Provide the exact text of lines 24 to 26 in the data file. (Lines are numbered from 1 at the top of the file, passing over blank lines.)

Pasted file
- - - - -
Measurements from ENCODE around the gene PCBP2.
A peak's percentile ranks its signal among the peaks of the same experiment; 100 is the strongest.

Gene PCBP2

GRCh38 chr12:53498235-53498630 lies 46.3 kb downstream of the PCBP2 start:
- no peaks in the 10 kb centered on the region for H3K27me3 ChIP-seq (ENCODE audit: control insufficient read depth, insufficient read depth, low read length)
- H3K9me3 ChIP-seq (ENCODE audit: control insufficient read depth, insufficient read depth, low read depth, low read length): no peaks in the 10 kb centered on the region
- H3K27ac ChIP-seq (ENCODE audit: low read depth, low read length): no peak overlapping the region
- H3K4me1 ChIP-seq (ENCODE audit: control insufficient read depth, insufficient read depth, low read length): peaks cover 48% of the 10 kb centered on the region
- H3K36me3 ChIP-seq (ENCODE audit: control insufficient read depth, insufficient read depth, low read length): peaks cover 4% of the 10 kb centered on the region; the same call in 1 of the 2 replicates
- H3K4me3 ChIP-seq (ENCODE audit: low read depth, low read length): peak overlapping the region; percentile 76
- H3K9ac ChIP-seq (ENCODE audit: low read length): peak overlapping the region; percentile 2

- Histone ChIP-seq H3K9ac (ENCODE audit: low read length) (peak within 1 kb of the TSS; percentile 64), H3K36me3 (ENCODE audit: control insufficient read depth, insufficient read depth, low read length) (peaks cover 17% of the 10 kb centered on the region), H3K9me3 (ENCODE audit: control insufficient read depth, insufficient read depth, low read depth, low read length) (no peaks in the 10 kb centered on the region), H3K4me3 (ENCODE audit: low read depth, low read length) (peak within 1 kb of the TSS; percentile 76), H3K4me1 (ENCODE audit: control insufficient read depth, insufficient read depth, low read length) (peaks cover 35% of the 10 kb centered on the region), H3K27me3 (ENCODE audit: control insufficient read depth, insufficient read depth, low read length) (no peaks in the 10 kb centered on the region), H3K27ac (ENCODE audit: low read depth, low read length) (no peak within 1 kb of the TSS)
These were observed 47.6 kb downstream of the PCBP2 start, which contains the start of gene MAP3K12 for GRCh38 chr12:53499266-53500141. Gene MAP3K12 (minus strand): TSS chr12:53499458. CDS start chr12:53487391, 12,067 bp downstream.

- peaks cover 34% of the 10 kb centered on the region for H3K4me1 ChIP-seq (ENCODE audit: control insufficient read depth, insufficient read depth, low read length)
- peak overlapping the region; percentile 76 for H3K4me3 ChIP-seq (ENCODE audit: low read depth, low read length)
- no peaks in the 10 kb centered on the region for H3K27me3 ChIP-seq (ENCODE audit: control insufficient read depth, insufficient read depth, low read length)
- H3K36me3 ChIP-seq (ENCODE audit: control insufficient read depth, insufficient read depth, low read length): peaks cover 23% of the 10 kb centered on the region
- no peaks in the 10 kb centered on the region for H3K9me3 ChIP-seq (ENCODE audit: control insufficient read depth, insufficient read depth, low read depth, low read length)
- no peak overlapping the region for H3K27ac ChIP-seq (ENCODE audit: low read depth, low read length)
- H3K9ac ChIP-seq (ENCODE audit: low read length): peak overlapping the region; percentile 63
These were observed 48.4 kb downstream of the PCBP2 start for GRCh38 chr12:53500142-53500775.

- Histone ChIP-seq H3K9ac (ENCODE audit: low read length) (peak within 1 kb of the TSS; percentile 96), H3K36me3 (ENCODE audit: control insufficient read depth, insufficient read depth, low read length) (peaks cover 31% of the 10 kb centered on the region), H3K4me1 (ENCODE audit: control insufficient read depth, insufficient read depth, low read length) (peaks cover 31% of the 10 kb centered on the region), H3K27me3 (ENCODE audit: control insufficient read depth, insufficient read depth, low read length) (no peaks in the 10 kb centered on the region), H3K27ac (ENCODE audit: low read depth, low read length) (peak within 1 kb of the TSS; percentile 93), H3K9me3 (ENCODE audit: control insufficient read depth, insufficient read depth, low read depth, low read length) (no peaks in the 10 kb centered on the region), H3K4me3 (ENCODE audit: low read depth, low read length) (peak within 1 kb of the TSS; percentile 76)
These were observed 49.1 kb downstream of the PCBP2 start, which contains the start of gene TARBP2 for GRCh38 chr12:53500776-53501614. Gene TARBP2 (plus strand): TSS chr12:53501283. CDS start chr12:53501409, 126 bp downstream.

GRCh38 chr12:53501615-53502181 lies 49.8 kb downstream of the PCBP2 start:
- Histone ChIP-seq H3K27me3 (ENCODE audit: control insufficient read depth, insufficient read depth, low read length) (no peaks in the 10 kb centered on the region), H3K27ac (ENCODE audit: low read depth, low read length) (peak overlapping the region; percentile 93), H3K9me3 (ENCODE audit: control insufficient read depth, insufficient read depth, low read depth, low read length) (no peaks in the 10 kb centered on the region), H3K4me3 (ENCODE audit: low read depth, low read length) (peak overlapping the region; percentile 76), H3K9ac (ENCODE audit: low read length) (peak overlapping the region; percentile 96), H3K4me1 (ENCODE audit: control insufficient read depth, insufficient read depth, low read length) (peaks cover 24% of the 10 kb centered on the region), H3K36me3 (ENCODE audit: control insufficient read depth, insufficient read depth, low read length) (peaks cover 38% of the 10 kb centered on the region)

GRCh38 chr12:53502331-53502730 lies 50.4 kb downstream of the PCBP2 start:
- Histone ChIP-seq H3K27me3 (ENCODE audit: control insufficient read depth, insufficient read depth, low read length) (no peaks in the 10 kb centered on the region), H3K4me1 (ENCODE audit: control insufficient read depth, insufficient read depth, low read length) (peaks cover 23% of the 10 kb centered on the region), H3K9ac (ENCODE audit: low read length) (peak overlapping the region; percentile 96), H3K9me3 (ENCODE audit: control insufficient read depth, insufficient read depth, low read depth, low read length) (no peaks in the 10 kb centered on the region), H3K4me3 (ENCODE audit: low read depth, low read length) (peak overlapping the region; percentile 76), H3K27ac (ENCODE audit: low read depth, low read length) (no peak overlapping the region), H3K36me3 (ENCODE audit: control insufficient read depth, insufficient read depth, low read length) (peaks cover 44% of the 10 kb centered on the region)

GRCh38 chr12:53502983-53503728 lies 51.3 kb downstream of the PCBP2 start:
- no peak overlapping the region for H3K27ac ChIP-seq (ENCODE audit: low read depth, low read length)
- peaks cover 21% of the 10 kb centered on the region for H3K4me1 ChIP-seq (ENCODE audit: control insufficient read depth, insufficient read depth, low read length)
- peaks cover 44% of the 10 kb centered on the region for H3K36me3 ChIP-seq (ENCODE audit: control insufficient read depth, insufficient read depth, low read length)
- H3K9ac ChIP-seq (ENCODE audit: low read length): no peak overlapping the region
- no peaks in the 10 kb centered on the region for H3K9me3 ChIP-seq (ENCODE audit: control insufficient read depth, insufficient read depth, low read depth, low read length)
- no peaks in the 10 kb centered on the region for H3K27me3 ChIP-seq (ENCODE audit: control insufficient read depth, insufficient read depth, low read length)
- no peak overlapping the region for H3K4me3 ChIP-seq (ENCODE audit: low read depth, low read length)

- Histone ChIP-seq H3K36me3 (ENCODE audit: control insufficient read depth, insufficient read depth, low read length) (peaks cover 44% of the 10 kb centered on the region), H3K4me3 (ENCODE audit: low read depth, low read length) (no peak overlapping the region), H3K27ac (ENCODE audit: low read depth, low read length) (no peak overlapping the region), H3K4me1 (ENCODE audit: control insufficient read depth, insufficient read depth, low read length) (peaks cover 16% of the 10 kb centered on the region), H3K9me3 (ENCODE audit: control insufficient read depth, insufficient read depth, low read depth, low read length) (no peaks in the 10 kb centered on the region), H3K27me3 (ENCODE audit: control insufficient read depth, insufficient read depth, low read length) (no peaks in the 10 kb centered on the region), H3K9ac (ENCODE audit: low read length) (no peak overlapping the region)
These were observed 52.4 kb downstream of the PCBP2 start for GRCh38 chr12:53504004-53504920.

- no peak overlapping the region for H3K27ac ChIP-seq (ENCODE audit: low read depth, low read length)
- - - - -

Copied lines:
GRCh38 chr12:53501615-53502181 lies 49.8 kb downstream of the PCBP2 start:
- Histone ChIP-seq H3K27me3 (ENCODE audit: control insufficient read depth, insufficient read depth, low read length) (no peaks in the 10 kb centered on the region), H3K27ac (ENCODE audit: low read depth, low read length) (peak overlapping the region; percentile 93), H3K9me3 (ENCODE audit: control insufficient read depth, insufficient read depth, low read depth, low read length) (no peaks in the 10 kb centered on the region), H3K4me3 (ENCODE audit: low read depth, low read length) (peak overlapping the region; percentile 76), H3K9ac (ENCODE audit: low read length) (peak overlapping the region; percentile 96), H3K4me1 (ENCODE audit: control insufficient read depth, insufficient read depth, low read length) (peaks cover 24% of the 10 kb centered on the region), H3K36me3 (ENCODE audit: control insufficient read depth, insufficient read depth, low read length) (peaks cover 38% of the 10 kb centered on the region)

GRCh38 chr12:53502331-53502730 lies 50.4 kb downstream of the PCBP2 start: